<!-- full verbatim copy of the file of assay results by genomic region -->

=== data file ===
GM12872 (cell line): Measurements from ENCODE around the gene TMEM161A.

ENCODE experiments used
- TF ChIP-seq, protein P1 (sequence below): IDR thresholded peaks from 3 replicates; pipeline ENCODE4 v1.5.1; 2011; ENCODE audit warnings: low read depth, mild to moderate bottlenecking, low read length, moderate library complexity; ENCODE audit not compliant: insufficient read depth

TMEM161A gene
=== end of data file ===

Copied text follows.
GM12872 (cell line): Measurements from ENCODE around the gene TMEM161A.

ENCODE experiments used
- TF ChIP-seq, protein P1 (sequence below): IDR thresholded peaks from 3 replicates; pipeline ENCODE4 v1.5.1; 2011; ENCODE audit warnings: low read depth, mild to moderate bottlenecking, low read length, moderate library complexity; ENCODE audit not compliant: insufficient read depth

TMEM161A gene